Critique Technique, Part 19—Vague Setting

 

Foggy scene

Image courtesy of Dan / FreeDigitalPhotos.net 

 

Last time I wrote about authors not providing setting information at all, or not providing it soon enough. Not providing enough detail about the setting is a similar problem, but different enough that it gets its own post. Next time we’ll go to the other extreme and discuss providing too much information.

It’s easy for an author to fall into the vagueness trap: after all, his mind’s eye sees the setting the characters are in. That knowledge becomes so ingrained that he forgets the reader isn’t right there with him: she doesn’t see what he sees, know what he knows, etc. In the end, details get left out, even when they’re new and important, and the poor reader becomes a member of the Fugawi Tribe (see Part 18 for an explanation of who they are).

Setting details do much more than locate the reader in place and time. They establish, or help establish:

  • the mood of the story;
  • the relationships between the characters and the place, time, and culture of the story;
  • the relationships between the characters; and
  • the activities that might be expected to take place there, to name a few.

Let’s take some quick examples:

  • Mood: “It was a dark and stormy night.” While this famously bad opening fails for many reasons—how dark it was, how stormy it was, and what kind of storm was going on wherever the story was happening—Bulwer-Lytton was trying to establish a mood. Of course, weather isn’t the only way to establish mood and is probably the most cliché, so writers should use it with caution but the reader’s initial reaction to a dark place or a bright place only begins to set a mood. But even darkness alone isn’t enough information: consider the difference in mood for a couple in a dark forest and the same couple in a dark bedroom. That’s still not enough detail: they could be happy to be in the dark forest or terrified by being in the dark bedroom. The only way to properly set the mood is to provide enough detail.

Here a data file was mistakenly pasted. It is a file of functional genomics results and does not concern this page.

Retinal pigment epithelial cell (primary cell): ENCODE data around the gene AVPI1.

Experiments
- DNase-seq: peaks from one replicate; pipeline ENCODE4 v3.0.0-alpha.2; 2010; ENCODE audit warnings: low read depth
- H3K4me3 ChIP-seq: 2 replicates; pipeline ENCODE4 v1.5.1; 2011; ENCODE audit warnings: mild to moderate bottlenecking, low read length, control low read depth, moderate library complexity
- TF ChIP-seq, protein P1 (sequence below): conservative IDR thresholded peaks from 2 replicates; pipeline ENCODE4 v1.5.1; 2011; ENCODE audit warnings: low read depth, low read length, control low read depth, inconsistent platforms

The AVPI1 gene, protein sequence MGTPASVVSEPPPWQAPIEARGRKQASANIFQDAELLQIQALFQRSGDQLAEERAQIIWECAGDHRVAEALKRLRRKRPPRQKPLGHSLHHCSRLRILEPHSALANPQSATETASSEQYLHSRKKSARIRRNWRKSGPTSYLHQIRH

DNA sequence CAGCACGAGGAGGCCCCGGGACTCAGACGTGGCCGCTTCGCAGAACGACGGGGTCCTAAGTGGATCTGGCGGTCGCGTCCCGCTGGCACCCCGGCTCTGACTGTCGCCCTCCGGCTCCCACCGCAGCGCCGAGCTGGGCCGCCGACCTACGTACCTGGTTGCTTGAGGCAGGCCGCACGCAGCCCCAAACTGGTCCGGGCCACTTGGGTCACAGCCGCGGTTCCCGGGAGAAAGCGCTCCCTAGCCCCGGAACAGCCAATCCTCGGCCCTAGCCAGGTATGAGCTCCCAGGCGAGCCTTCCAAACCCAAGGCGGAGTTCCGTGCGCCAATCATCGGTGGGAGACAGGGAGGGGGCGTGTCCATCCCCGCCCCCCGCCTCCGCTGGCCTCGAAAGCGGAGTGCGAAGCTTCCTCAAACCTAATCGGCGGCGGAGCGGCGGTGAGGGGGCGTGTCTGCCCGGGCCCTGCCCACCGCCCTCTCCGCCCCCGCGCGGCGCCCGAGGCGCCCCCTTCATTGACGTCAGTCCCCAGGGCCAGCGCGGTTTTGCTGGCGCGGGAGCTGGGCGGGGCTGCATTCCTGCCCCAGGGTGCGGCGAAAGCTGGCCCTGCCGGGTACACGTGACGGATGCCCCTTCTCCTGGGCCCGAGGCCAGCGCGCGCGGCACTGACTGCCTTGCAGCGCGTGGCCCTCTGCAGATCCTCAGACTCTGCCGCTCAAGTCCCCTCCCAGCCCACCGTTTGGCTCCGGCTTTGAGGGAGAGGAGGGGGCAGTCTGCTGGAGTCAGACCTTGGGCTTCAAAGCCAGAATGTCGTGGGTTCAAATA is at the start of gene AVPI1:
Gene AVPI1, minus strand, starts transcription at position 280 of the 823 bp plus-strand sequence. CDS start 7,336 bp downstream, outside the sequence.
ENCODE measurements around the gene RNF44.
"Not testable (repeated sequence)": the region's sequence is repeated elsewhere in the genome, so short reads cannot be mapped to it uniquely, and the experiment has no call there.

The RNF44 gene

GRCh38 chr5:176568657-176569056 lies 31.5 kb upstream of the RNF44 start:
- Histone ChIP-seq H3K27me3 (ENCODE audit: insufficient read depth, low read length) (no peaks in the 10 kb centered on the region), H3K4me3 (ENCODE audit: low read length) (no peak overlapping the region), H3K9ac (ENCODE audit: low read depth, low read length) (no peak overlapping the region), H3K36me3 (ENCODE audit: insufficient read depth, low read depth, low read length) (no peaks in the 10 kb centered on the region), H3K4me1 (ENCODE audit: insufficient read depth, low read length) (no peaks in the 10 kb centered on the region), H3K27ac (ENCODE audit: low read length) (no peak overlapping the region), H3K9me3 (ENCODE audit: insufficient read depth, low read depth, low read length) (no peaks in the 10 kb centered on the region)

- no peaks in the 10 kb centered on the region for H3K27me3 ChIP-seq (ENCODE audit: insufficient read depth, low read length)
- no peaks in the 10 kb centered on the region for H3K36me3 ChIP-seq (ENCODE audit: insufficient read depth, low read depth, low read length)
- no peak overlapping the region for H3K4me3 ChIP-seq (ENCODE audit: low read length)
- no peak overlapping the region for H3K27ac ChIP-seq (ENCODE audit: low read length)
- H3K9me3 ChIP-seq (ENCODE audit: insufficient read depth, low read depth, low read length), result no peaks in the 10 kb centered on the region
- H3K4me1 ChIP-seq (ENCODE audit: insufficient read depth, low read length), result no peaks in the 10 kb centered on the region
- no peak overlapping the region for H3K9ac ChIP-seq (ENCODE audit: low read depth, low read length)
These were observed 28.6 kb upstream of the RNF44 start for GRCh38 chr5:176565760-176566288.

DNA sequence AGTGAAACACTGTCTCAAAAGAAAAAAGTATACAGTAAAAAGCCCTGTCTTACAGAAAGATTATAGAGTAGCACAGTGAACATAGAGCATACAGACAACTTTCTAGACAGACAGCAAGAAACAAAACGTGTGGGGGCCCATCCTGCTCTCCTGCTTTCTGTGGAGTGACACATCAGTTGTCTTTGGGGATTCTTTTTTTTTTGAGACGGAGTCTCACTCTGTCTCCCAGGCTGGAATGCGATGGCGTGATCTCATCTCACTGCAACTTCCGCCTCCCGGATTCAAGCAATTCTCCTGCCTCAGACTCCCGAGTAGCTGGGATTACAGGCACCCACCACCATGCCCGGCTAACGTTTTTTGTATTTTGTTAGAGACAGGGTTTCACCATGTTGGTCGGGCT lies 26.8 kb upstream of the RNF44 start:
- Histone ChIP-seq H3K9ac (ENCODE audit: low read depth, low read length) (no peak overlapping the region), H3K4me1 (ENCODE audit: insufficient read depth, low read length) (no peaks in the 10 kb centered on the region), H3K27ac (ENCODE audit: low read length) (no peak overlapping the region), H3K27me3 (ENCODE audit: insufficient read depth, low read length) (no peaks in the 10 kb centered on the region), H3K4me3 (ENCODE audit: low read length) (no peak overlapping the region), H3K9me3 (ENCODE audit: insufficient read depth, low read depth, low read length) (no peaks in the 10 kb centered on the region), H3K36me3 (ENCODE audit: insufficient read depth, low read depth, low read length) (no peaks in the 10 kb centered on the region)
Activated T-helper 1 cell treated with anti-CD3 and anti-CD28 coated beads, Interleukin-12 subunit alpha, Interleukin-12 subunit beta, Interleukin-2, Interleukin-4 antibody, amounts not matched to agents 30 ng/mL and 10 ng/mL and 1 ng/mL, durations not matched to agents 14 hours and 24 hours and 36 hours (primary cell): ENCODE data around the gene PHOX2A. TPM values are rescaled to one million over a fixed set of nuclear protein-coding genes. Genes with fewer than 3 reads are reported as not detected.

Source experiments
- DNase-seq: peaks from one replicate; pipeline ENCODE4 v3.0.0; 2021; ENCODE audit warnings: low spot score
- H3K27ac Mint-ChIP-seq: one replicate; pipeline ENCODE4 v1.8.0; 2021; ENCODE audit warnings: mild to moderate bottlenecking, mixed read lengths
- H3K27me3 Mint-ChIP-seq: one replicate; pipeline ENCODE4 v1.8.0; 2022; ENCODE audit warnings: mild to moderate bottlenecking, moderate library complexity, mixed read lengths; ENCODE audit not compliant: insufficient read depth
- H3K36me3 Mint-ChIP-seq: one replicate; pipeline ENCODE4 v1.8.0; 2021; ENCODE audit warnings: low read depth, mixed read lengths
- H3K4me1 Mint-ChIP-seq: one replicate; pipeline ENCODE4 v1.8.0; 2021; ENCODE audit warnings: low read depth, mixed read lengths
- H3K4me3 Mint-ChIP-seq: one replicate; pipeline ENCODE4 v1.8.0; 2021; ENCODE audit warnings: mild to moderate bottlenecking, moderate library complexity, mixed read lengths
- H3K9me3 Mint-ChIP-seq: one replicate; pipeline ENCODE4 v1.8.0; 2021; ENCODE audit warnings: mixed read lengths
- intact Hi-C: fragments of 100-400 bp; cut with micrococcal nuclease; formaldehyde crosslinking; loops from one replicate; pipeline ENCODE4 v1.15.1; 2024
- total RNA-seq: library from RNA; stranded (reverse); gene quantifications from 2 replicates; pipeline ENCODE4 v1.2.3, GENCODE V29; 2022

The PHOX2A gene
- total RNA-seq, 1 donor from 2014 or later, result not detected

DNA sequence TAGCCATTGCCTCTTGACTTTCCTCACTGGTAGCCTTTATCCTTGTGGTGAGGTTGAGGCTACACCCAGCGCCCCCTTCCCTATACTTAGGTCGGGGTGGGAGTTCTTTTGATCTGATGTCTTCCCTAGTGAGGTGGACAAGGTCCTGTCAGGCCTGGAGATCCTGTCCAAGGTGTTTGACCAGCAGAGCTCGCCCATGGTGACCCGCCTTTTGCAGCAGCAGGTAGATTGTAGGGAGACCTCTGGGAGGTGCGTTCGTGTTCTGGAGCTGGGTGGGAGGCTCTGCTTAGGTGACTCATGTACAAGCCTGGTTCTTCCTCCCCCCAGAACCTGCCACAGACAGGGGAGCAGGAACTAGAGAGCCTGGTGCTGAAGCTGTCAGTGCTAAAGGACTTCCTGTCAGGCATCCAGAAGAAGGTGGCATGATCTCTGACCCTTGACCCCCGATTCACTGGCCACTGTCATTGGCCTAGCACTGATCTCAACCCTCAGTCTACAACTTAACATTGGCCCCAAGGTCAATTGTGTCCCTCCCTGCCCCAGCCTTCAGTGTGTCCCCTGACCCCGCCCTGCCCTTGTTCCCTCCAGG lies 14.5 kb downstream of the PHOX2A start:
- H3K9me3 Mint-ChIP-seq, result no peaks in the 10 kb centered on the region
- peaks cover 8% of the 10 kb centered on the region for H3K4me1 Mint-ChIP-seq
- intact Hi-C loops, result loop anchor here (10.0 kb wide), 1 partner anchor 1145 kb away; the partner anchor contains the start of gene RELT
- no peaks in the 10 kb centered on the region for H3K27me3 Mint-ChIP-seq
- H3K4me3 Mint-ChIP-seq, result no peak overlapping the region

• Culture and relationships: Think of the differences between, say, the England of Pride and Prejudice and Florida, Texas, and California of The Right Stuff. The cultures of Victorian England and America’s first astronauts were worlds apart, as were the ways in which they interacted with those environments and each other. Those differences will show in the settings in which the characters live and operate.
  • Activities: Readers will have different expectations about what is likely to be happening in a hospital operating room (OR) and in a trailer at a construction site. Setting details can either confirm or upset those expectations. What if the OR is being used as a place where people are tortured, or the trailer is where a secret operation of some sort is being conducted? The details—the blood on the walls, the racks of special communications gear—provide the clues without the author having to come out and tell the reader what’s happening.
  • Who or what is there—or missing: This can be an interesting and subtle point. Let’s continue with the operating room example. There’s a big difference between an OR that’s full of modern equipment, clean, and well-lighted, and one that’s nearly empty, dirty, and lit by just a single bare 60-watt bulb, isn’t there? Similarly, there’s a big difference between an OR that’s staffed with nurses, doctors, and technicians, one that’s empty and seems abandoned, and one that has just a single man in ratty fatigues holding an electric cord with bare wires at one end. Even these generic details tell the reader a lot.

Within reason, the more details about the settings the author provides, the more the reader is able to inhabit the world of that moment of the story.

In the end, this whole question of how much setting detail a writer needs to provide is like the quest for just the right word. You’ve probably heard of Mark Twain’s famous statement that the difference between the right word and the almost-right word is the difference between “lightning” and “lightning-bug.” (It seems to me that a better contrast would be between “lightning bolt” and “lightning bug,” but that’s an issue for another day.) In either case, the analogy is apt: either form of lightning—bolt or bug—provides inadequate illumination, just inadequate in different ways.

But since illumination is what we’re after, let’s see if we can shed some light on what you as a reviewer should be looking for when evaluating the setting details an author has provided. Ask:

  • Can I picture the time of the story or scene: the time of day, the season of the year, the century, or the era?
  • Can I picture where the story or scene is taking place: the planet, the nation, the specific location?
  • Do I have a sense of what the author wants me to expect is happening there?
    • Is there enough information for me to even have expectations?
  • What do the people and/or things who are there, or absent, tell me about this scene?
    • Do they match or upset my expectations?
    • Can I tell if that’s what the author intended?

Now it’s your turn: What kinds of things make you realize that an author’s setting descriptions are too vague?

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